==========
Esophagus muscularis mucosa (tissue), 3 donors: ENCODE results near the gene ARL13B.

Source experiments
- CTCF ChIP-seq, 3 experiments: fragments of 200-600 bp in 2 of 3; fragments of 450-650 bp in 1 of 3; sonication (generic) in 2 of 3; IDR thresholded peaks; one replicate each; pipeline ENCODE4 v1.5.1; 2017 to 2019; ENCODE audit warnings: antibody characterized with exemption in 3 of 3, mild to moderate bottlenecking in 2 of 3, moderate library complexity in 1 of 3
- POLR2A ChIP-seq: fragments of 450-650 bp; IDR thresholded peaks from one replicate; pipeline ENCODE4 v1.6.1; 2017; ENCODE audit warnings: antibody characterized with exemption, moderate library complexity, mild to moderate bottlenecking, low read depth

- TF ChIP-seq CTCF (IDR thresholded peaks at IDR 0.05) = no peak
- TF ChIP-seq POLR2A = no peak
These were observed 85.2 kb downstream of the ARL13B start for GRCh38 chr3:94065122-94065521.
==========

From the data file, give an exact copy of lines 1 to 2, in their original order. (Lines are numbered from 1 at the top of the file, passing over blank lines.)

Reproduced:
Esophagus muscularis mucosa (tissue), 3 donors: ENCODE results near the gene ARL13B.

Source experiments